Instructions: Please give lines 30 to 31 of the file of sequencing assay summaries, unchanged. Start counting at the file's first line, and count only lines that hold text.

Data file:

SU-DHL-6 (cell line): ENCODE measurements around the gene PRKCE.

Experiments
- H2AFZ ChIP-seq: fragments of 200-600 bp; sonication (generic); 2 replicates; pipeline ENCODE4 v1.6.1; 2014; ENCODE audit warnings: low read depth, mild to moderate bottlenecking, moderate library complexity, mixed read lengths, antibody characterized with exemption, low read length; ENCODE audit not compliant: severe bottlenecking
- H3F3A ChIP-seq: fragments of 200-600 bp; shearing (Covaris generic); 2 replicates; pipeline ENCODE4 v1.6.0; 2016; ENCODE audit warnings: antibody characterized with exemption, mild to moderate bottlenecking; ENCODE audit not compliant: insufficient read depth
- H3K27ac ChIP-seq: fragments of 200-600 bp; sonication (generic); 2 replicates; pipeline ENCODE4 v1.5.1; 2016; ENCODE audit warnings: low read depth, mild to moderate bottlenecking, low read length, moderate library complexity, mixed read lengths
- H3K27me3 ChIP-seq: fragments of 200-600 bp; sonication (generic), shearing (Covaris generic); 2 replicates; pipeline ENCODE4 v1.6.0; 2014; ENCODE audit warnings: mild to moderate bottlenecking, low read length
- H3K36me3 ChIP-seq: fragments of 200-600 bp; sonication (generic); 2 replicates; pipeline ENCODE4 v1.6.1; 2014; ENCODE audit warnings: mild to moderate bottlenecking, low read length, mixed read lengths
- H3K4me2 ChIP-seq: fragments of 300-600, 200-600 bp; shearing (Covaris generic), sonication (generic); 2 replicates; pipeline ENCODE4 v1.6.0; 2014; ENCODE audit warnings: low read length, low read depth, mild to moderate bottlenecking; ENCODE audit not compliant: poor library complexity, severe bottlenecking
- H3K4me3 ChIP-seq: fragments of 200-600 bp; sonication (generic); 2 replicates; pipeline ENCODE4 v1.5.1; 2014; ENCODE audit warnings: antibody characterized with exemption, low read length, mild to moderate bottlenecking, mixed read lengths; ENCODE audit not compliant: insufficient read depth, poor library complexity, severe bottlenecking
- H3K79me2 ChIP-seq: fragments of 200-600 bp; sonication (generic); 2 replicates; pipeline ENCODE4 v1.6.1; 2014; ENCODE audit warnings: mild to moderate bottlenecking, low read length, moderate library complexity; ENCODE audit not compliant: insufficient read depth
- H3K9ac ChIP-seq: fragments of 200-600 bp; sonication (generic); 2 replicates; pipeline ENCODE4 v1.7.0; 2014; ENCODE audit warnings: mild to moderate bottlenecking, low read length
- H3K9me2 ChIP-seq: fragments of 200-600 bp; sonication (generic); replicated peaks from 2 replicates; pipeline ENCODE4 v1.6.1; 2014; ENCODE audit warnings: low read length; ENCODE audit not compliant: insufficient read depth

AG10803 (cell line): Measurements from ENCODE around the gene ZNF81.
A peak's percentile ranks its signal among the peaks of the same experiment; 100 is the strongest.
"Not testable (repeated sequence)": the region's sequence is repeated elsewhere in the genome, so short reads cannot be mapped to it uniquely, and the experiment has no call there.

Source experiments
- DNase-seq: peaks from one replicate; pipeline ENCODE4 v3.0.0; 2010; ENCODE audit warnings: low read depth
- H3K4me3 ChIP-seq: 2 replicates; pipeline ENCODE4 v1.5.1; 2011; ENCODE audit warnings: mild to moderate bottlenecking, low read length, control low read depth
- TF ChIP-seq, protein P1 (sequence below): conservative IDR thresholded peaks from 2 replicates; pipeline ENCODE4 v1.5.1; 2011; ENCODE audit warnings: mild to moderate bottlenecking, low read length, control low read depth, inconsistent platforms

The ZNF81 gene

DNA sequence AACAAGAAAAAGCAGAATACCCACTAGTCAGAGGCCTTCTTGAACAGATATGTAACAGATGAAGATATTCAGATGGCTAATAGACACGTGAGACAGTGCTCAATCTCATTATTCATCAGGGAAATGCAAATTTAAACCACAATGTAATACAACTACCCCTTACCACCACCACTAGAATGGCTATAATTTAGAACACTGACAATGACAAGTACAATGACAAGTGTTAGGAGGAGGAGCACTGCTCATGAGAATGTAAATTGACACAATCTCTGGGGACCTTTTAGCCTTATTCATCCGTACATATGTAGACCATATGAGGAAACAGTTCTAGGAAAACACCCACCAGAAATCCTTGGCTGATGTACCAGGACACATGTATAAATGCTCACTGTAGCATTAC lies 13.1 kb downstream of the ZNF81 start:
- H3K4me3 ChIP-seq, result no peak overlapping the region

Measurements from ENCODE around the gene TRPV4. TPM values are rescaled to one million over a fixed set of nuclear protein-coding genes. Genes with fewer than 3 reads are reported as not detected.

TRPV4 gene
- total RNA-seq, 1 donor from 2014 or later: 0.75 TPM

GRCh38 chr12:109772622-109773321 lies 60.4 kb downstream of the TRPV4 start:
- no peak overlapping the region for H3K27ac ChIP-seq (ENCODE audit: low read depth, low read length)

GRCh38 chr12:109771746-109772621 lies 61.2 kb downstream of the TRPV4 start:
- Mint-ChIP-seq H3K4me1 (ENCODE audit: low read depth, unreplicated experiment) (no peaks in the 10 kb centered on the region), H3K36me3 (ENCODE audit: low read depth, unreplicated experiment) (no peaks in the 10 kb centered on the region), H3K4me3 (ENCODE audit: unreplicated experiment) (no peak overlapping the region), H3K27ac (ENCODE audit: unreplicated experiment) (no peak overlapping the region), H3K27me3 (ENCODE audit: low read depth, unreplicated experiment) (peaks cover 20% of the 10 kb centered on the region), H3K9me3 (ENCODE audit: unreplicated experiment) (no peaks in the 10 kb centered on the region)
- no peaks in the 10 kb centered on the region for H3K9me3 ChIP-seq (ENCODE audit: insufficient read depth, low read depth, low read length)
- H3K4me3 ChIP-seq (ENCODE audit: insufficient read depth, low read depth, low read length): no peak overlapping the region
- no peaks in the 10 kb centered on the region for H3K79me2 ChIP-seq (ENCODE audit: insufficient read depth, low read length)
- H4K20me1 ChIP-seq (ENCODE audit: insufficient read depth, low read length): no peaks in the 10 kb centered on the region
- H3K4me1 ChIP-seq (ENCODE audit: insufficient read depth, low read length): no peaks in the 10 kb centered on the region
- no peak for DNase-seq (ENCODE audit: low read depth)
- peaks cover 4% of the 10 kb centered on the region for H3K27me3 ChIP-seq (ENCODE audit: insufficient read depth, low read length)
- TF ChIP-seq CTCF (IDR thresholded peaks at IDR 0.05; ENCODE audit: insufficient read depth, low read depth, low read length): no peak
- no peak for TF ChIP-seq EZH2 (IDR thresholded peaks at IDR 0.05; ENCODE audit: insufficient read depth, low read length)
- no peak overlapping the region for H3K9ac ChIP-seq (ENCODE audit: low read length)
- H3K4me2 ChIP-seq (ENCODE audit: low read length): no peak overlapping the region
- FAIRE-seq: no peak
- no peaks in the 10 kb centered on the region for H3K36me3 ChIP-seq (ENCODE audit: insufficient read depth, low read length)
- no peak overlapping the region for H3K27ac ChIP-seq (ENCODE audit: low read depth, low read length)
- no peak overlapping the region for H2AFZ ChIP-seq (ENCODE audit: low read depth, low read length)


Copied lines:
- no peaks in the 10 kb centered on the region for H3K9me3 ChIP-seq (ENCODE audit: insufficient read depth, low read depth, low read length)
- H3K4me3 ChIP-seq (ENCODE audit: insufficient read depth, low read depth, low read length): no peak overlapping the region